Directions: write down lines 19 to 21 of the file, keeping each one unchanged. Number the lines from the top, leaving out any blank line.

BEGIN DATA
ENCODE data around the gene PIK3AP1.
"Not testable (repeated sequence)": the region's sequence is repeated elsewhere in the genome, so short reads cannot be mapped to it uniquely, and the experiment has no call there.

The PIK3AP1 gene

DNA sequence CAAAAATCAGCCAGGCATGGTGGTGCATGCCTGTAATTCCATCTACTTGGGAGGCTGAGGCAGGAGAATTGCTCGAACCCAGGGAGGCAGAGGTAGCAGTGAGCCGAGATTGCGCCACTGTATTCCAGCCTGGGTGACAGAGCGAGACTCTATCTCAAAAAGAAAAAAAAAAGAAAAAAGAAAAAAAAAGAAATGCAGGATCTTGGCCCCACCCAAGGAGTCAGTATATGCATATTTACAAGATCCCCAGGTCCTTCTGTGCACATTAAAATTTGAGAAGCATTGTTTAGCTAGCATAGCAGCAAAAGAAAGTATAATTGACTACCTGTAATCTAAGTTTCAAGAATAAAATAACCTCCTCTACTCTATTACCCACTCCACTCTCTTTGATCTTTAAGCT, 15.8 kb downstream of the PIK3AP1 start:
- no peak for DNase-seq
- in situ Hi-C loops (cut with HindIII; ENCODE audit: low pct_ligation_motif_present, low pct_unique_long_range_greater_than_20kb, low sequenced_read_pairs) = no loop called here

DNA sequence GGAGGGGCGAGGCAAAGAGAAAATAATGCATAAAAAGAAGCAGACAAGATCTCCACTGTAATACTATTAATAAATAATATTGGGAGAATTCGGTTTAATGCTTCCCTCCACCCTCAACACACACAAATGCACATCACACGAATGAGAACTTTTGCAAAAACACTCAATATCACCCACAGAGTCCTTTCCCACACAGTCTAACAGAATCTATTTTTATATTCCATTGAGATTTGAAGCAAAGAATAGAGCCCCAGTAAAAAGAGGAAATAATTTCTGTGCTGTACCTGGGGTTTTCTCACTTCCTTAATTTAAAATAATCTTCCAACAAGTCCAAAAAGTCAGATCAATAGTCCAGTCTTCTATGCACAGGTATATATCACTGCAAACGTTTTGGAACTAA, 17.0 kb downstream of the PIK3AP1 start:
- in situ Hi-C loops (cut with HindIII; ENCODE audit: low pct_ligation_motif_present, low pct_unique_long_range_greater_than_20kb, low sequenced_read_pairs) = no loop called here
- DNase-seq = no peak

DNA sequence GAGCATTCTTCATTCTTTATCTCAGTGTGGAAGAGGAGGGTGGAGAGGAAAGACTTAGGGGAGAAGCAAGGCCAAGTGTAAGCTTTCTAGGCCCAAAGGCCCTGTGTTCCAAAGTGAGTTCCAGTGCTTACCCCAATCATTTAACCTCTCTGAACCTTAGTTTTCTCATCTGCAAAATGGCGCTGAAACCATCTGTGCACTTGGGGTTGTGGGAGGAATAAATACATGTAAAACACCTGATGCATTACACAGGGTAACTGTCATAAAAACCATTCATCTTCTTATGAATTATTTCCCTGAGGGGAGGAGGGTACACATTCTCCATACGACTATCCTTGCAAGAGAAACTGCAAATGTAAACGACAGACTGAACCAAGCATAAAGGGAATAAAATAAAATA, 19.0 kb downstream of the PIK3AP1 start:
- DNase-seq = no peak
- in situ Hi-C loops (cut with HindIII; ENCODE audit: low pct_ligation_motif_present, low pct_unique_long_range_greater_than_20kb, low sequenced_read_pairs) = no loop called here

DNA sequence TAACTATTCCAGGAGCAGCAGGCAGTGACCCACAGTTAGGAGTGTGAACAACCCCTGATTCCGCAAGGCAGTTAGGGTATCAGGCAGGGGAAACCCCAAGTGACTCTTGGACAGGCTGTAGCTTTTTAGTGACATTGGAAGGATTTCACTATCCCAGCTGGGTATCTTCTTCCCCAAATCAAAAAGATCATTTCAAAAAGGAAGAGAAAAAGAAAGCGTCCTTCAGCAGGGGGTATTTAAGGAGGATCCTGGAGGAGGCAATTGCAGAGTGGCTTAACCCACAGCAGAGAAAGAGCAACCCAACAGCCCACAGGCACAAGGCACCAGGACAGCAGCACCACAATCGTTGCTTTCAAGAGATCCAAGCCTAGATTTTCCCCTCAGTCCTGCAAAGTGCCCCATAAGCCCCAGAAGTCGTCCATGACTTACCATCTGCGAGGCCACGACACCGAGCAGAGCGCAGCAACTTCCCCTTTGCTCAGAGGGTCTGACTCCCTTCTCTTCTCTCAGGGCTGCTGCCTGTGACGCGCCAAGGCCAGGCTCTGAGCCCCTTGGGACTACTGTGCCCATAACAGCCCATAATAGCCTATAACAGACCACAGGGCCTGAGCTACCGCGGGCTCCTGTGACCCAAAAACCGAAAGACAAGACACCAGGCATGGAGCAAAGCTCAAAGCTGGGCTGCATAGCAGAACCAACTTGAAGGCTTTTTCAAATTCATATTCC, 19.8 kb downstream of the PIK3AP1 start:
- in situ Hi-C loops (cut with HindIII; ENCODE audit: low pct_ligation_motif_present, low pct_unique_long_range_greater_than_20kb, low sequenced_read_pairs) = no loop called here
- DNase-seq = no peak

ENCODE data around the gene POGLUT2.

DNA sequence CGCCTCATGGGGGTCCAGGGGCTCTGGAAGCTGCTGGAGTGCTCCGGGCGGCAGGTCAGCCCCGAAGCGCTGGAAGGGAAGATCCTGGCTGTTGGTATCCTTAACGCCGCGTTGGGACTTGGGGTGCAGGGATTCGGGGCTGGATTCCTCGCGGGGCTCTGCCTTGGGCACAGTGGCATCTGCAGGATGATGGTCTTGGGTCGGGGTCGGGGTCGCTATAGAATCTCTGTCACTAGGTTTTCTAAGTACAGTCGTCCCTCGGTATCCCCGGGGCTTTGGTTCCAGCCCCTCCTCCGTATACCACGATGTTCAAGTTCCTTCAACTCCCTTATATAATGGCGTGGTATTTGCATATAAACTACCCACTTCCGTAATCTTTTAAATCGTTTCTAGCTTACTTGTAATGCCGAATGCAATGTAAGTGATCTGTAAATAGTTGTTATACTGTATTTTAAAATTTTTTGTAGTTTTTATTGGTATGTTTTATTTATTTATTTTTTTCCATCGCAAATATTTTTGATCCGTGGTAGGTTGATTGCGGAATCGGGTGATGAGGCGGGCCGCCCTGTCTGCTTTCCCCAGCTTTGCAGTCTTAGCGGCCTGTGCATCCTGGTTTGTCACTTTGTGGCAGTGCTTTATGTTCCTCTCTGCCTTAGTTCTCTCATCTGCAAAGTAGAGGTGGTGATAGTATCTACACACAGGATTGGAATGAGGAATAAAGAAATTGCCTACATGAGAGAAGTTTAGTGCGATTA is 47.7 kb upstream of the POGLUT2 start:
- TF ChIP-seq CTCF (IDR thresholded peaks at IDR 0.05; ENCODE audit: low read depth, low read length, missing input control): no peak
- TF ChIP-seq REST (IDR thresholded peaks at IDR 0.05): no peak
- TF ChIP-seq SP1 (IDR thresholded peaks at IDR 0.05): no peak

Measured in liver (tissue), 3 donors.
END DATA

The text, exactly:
- TF ChIP-seq REST (IDR thresholded peaks at IDR 0.05): no peak
- TF ChIP-seq SP1 (IDR thresholded peaks at IDR 0.05): no peak

Measured in liver (tissue), 3 donors.